Got eggs? Devil them for a real crowd pleaserPublished 12:07am Saturday, April 7, 2012
Over the five years since I have been writing this column, I usually think of deviled eggs for Easter since there are usually so many hardboiled eggs to use. I am always amazed that, of all the foods I prepare for coffee hour at church, the deviled eggs are the first to go. They are just the perfect two-bite hors d’oeuvre for any gathering, and they are easy to make and highly portable. I have recently bought my own special container just for my deviled eggs.
Where in the world did the term “deviled” come from? I found that it dates back to the 18th century, referring to the use of hot spices in cooking. “Devil” in the Oxford English Dictionary became a verb, in its referral to various highly-seasoned broiled or fried dishes. Contemporary versions of deviled eggs may include garlic, horseradish, chutney, capers, salsa, hot sauce, wasabi, spinach or sour cream. Some of these are not hot. Some parts of the United States such as the South and Midwest refused to use the term “deviled” and would call the eggs “salad” or “dressed” eggs.
Some of the people down South only use Duke’s mayonnaise, and some people use pickle relish. The ones I made used firm yolks combined with mayonnaise, mustard and a little bacon fat. You can finish the eggs with toppings of paprika, caviar, or as I did, use the bacon for a topper.
Bacon Deviled Eggs From ‘bon appétit’
Makes 24. Skip the bacon if you like and substitute 2 Tbsp. melted butter instead.
Place 12 large eggs in a saucepan; add water to cover by 1 inch. Bring to a boil, cover and remove from heat. Let sit 10 minutes. Drain. Transfer eggs to a bowl of ice water and let cool completely, about 10 minutes; peel. Halve lengthwise and remove yolks. Coarsely chop three slices of bacon. Cook in a medium skillet over medium heat until browned and crisp. Transfer bacon to paper towels. Strain drippings through a fine-mesh sieve into a small bowl. Add melted butter if needed to measure 2 Tbsp.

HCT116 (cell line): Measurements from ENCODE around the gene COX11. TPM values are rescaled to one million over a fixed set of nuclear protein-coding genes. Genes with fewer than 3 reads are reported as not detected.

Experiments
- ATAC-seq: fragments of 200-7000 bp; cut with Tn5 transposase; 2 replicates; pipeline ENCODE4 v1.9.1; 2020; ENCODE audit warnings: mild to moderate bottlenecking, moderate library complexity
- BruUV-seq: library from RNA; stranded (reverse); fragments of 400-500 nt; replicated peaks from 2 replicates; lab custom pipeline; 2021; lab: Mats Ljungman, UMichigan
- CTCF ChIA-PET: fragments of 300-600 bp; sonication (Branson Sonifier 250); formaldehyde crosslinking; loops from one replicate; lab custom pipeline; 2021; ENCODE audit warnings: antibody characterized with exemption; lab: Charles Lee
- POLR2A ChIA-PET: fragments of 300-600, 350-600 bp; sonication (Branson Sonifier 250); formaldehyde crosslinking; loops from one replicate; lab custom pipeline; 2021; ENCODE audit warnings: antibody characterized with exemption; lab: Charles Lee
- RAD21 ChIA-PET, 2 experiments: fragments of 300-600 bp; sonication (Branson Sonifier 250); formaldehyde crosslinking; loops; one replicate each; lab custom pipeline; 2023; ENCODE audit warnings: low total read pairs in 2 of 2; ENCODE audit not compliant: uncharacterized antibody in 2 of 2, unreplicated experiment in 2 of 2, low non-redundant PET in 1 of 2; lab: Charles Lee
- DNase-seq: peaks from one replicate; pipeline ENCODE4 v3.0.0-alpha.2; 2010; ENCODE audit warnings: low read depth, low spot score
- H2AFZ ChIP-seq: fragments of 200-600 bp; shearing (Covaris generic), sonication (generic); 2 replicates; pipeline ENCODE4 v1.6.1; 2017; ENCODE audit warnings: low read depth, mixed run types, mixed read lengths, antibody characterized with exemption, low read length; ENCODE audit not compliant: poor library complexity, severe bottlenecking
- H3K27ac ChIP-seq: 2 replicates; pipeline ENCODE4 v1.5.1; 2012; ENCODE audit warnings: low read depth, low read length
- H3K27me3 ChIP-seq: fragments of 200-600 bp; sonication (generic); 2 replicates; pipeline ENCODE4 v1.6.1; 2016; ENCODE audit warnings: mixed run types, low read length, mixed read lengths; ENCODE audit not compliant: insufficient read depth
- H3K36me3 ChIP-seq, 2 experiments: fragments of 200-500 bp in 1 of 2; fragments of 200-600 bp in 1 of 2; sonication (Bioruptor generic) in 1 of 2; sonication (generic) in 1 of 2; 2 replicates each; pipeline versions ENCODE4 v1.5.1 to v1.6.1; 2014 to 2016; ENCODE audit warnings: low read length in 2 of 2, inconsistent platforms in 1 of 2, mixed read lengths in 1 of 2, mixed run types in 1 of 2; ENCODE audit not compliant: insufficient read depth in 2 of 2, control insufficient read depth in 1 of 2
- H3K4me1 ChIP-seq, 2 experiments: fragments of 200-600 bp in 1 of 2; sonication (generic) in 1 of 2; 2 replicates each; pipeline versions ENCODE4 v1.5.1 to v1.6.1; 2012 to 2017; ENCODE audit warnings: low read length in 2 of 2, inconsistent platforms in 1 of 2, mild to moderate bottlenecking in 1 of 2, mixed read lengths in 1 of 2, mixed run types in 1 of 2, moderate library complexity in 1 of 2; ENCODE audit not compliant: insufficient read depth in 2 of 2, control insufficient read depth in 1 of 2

Finely mash reserved yolks, bacon fat (and /or butter), 1/3 cup mayonnaise, 2 tsp. Dijon mustard, and 1 heaping Tbsp. chopped scallions in a medium bowl; season with kosher salt and freshly ground black pepper.
Transfer to a large re-sealable freezer bag, then cut 1/2 “ off one corner. Pipe into whites; garnish with thinly sliced scallions and reserved bacon.
This is a new twist with deviled eggs, using salmon in the filling. I tried these and they are keepers.
Taken from the April 2012, issue of ‘Food and Wine.’
Smoked-Salmon Deviled Eggs
8 large eggs
½ cup finely chopped smoked salmon (2 ounces)
1/3 cup mayonnaise
2 cornichons, cut into ¼ -inch dice plus 2 teaspoons pickling liquid from the jar
2 teaspoons Dijon mustard
Old Bay seasoning for sprinkling
In a large saucepan, cover the eggs with water and bring to a vigorous boil. Cover the saucepan, remove from the heat and let stand for 10 minutes.
Drain off the water and shake the pan gently to crack the eggs. Cool the eggs slightly under cold running water; then peel them under running water. Pat dry.
Cut the eggs in half lengthwise and carefully remove the yolks. Transfer the yolks to a bowl and mash well with a fork. Stir in the salmon, mayonnaise, cornichons, cornichon liquid and Dijon mustard. Season with salt. Mound the filling in the egg-white halves and sprinkle with Old Bay. Serve slightly chilled.
Even if you do not like the contents of a deviled egg, the plain hardboiled is good for you. Of course the best eggs to buy are the pastured or free range, but they are pricey and hard to find. The organic indicates cage free and free of hormones and antibiotics. They would probably be next best. The cage free means they were not confined to cages but they may never have left the crowded barn. The natural label means nothing since every raw chicken egg is natural. Just read your labels. I’ve come a long way in my understanding of where my food comes from. On a trip to England in the 1980s, I remember seeing a sign “free range eggs.” Great, free eggs!
One large egg weighs about 2 ounces, has 74 calories and is made up of many interconnected parts. The yolk delivers three-quarters of the egg’s calories and nutrients and contains the proteins that create emulsions like aioli. The white is 90 percent water, and the remainder is mainly protein. The inner white of the egg cushions the yolk and will appear cloudy when very fresh. The outer white will cook more quickly than the inner (as in a fried egg). Older eggs have a higher proportion of this thin white. It is good to remember that the yolk and white go together just like peanut butter and jelly.
Happy Easter! Enjoy the eggs!